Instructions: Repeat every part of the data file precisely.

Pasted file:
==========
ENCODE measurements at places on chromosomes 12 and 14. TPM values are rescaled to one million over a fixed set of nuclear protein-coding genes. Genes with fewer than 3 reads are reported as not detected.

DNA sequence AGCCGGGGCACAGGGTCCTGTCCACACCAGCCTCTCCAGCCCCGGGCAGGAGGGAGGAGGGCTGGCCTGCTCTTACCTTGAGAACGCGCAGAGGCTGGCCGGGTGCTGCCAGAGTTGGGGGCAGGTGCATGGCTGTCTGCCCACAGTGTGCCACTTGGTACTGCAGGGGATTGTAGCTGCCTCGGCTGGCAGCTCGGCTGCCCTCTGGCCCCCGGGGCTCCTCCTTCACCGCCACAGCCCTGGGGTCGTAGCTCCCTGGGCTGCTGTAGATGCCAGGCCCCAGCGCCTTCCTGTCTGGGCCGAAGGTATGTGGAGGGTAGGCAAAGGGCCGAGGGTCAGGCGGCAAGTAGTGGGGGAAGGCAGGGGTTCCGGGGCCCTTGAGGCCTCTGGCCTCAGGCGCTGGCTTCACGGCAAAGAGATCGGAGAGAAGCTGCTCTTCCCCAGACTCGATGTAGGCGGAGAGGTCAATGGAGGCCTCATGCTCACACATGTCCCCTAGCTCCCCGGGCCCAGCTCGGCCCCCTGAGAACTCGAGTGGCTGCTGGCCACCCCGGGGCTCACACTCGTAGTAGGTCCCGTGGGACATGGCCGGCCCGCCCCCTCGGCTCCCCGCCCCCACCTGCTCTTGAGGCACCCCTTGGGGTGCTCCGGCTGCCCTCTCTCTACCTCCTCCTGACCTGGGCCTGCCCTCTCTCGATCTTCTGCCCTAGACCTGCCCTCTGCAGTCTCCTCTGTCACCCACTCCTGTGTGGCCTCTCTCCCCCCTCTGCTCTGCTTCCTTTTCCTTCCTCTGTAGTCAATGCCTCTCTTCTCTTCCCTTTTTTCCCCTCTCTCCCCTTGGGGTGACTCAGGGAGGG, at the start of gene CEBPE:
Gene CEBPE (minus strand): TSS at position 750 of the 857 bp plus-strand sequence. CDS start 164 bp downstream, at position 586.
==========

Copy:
ENCODE measurements at places on chromosomes 12 and 14. TPM values are rescaled to one million over a fixed set of nuclear protein-coding genes. Genes with fewer than 3 reads are reported as not detected.

DNA sequence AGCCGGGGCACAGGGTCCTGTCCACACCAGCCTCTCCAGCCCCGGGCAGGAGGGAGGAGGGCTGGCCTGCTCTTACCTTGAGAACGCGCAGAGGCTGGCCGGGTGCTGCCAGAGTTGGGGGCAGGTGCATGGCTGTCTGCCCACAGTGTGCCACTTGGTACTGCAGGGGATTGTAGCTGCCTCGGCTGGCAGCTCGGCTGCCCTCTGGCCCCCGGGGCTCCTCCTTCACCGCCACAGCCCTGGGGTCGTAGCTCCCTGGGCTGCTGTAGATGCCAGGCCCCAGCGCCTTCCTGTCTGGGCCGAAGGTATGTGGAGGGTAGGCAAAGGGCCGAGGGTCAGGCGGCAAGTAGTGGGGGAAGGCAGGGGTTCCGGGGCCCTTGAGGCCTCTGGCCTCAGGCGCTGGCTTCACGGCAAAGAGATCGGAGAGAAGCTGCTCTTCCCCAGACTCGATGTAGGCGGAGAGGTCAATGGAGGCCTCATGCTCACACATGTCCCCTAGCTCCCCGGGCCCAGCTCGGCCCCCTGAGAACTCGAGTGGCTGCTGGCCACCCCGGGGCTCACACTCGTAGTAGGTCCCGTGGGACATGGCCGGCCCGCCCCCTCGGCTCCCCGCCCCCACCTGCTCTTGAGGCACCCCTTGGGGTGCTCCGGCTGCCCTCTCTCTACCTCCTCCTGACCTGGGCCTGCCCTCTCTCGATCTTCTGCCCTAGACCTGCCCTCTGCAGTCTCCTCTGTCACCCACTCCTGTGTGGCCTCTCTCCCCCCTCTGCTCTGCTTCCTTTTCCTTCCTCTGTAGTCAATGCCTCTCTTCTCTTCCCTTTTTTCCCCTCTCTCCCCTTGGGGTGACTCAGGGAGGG, at the start of gene CEBPE:
Gene CEBPE (minus strand): TSS at position 750 of the 857 bp plus-strand sequence. CDS start 164 bp downstream, at position 586.